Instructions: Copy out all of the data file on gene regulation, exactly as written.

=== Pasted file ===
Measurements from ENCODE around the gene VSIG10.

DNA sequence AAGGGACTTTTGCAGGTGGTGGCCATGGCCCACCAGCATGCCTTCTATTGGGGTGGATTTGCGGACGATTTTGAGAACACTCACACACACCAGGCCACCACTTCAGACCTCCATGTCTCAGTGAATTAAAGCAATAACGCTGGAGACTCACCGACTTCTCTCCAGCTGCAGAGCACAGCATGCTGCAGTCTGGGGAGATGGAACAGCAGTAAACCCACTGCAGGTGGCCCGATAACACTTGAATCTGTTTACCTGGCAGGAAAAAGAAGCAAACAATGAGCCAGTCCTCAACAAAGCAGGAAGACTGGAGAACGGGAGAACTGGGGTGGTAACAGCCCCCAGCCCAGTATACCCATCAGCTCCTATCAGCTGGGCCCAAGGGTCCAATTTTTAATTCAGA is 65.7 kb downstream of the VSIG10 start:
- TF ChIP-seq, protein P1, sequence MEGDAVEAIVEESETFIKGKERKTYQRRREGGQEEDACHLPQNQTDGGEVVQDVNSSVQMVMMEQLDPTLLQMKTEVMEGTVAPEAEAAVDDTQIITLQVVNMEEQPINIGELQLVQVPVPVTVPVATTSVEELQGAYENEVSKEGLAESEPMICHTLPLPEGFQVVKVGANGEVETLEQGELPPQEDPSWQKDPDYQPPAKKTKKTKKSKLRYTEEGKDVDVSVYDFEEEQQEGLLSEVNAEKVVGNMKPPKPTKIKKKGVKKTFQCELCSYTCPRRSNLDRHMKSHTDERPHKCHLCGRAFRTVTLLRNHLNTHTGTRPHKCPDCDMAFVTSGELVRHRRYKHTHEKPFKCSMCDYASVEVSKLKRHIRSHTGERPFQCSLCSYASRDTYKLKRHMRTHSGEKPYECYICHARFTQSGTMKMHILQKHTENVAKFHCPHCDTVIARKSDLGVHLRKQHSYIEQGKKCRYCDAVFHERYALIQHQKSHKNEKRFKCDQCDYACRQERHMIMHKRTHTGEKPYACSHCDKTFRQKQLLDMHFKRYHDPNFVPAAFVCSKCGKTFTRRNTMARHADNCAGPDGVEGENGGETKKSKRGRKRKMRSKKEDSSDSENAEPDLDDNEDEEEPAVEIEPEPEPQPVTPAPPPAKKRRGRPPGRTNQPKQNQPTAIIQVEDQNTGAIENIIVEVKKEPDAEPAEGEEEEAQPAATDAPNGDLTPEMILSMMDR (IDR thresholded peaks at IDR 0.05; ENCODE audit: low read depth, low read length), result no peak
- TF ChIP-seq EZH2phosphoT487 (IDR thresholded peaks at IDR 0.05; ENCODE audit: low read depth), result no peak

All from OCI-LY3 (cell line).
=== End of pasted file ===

Measurements from ENCODE around the gene VSIG10.

DNA sequence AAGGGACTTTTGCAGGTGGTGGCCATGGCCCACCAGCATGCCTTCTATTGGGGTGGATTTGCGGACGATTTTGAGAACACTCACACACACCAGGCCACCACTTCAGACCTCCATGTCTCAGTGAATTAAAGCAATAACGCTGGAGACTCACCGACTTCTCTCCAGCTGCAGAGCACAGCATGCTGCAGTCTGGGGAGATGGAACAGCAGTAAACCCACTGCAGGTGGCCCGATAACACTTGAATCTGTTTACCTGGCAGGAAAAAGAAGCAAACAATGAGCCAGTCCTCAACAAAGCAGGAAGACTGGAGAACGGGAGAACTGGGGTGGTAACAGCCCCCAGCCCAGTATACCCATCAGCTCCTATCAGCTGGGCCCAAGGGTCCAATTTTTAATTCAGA is 65.7 kb downstream of the VSIG10 start:
- TF ChIP-seq, protein P1, sequence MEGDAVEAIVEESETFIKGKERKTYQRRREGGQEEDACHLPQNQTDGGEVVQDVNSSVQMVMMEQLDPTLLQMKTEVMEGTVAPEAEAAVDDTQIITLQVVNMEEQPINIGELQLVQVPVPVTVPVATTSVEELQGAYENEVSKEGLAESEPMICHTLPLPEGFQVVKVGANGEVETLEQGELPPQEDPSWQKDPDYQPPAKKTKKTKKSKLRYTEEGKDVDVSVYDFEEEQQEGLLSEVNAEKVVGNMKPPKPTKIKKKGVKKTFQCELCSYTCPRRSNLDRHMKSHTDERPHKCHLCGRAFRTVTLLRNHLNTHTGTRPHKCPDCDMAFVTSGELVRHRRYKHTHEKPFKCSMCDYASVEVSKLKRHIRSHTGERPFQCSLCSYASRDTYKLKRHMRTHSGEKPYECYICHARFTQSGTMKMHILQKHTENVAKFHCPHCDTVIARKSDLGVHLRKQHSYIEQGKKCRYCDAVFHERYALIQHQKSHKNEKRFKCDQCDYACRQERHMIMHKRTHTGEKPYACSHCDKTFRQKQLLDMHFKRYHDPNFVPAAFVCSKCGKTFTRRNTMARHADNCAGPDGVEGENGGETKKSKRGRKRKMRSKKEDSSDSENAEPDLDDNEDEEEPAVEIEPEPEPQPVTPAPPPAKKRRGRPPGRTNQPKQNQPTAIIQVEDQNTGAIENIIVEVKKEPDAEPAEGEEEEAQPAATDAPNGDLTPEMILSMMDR (IDR thresholded peaks at IDR 0.05; ENCODE audit: low read depth, low read length), result no peak
- TF ChIP-seq EZH2phosphoT487 (IDR thresholded peaks at IDR 0.05; ENCODE audit: low read depth), result no peak

All from OCI-LY3 (cell line).